In an expletive-filled interview that hits newsstands Monday, the sex-obsessed shock jock tells of some jaw-dropping features that are sure to push the boundaries of bad taste.

That's about all that I could write here without getting obscene.

I wish things like Sirius Satellite Radio would just conduct business on another planet. They simply give people the license to take sacred principles such as "freedom of speech," abuse it, and turn it into something that doesn't belong in civilized society.


Be like a postage stamp.
Stick to one thing until you get there.

- Josh Billings, 1818-1885

Sunday, December 04, 2005

Booked for success

"It’s hard to try new things—for adults as well as children. It’s even harder to stay the course when something is more difficult than we thought it would be, or when things don’t work out the way we hoped. Yet flexibility and perseverance are essential to success in all areas of life, at all ages and stages."

That's what it says on the book profile of this Free Spirit Publishing product. Responsible and mature adults don't become that way out of the blue; formation, though life-long, starts in early childhood. And books are a great supplementary means to forming the character of children.

Try and Stick with it is great on its own, though it's also sold as part of the Learning to Get Along books -- a set of 10 titles, among which are Share and Take Turns, When I Feel Afraid, and Know and Follow Rules.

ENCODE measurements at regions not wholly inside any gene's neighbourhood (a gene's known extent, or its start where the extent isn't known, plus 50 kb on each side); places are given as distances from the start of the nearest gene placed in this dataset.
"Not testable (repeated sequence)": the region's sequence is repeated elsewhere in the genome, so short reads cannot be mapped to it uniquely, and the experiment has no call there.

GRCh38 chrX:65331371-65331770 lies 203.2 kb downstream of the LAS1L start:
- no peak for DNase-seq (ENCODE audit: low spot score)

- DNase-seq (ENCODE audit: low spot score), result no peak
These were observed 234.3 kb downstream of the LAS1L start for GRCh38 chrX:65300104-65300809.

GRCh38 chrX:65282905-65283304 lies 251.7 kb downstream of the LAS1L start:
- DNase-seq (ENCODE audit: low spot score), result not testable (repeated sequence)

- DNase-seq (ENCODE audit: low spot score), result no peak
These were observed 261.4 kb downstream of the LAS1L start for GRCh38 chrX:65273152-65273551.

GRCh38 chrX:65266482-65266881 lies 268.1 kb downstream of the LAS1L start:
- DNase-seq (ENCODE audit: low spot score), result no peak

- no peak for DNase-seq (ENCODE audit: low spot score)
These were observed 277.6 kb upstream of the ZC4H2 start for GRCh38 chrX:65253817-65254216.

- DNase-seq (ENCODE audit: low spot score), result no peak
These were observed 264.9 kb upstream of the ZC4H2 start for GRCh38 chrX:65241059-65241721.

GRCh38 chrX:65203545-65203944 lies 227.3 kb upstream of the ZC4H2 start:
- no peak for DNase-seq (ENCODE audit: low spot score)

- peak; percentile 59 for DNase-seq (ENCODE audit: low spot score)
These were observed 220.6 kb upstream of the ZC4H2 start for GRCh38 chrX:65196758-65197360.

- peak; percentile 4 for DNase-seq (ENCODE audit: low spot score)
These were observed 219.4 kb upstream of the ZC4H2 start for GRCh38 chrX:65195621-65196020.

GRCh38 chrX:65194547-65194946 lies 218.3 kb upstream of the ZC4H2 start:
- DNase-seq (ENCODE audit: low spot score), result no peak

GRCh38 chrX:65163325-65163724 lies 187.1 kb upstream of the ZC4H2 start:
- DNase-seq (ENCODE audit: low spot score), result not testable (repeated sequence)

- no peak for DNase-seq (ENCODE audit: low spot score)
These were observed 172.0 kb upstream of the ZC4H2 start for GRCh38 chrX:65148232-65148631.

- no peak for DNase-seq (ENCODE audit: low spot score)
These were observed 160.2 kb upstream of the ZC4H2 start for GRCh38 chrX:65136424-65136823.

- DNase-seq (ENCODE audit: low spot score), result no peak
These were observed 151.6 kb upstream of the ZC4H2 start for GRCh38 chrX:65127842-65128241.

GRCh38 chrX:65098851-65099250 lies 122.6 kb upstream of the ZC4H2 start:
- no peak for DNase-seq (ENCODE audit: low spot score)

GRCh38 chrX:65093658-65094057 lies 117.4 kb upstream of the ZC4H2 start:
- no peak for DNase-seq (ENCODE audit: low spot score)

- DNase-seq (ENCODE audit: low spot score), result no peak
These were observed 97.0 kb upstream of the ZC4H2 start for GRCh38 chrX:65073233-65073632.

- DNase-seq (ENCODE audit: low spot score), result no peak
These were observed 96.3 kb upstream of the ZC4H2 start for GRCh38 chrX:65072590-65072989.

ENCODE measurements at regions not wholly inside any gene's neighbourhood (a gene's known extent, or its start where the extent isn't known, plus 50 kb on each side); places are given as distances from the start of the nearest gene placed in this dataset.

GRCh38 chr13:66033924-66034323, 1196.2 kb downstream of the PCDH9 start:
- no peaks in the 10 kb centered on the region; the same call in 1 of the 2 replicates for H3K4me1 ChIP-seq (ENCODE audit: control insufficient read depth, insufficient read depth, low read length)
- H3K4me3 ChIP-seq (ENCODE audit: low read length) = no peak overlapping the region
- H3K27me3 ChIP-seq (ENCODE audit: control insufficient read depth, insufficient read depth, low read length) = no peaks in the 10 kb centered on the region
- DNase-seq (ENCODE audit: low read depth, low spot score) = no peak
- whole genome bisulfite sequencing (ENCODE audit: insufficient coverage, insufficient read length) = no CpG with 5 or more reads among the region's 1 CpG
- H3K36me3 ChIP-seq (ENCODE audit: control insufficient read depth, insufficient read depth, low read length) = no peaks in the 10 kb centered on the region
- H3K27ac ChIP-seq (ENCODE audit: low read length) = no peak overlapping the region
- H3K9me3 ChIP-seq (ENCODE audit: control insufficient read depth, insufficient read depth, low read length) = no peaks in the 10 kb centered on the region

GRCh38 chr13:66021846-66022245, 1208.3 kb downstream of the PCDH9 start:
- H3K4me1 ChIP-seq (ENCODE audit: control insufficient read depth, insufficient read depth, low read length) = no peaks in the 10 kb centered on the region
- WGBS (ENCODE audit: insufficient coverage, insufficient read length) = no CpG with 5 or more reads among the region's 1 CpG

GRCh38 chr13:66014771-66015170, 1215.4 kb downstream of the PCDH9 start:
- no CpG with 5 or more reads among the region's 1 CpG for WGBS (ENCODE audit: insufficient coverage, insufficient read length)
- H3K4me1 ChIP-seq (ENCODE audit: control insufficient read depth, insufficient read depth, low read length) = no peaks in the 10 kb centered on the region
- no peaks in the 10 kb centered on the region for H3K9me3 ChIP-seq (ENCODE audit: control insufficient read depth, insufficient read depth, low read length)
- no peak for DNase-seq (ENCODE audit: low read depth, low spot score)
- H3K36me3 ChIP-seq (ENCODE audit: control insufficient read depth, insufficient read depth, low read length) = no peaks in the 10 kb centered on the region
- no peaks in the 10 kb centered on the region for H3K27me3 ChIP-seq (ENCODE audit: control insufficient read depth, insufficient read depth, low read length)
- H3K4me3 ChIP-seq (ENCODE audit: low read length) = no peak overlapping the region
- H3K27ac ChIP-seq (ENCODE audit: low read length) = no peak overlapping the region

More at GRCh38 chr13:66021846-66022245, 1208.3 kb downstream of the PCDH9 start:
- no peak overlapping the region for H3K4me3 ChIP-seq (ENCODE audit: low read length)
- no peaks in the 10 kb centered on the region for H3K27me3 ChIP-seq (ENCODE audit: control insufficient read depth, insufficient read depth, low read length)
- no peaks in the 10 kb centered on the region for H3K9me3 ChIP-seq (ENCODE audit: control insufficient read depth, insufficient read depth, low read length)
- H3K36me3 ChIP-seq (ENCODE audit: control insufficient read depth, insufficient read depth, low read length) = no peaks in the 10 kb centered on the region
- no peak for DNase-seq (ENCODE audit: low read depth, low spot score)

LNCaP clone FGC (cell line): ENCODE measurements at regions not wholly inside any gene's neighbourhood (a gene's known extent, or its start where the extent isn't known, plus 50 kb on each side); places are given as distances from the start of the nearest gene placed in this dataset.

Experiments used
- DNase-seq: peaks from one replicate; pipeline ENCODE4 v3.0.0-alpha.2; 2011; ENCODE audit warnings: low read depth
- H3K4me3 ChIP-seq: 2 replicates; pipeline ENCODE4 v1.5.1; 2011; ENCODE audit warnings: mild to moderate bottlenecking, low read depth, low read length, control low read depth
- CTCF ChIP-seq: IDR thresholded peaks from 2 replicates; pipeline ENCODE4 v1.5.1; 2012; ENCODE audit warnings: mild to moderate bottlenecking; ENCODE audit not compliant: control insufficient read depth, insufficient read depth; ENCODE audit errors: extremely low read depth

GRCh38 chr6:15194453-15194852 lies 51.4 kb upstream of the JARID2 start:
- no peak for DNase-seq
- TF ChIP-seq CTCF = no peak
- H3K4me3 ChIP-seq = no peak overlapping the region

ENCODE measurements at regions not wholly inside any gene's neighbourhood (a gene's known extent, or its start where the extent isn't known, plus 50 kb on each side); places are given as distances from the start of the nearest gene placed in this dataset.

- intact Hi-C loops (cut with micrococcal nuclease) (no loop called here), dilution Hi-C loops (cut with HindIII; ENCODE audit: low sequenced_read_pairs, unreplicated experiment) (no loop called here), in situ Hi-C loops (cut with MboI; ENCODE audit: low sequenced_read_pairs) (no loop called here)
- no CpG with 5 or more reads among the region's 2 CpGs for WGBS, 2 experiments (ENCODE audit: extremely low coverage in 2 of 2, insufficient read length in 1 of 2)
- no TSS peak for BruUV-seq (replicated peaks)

Great (and positive) expectations

Thinking that your efforts won't pay off? Up against a Goliath figure to your David-like possibility of a promotion? Feeling totally hopeless about the country's future? Fret not. Science shows the benefits of a "sunny-side-up" disposition:

Study Verifies Power of Positive Thinking
By Lauran Neergaard
Associated Press
posted: 28 November 2005
08:05 pm ET

WASHINGTON (AP) -- Your medicine really could work better if your doctor talks it up before handing over the prescription.

Research is showing the power of expectations, that they have physical -- not just psychological -- effects on your health. Scientists can measure the resulting changes in the brain, from the release of natural painkilling chemicals to alterations in how neurons fire.

Among the most provocative findings: New research suggests that once Alzheimer's disease robs someone of the ability to expect that a proven painkiller will help them, it doesn't work nearly as well.

You can read the rest at LiveScience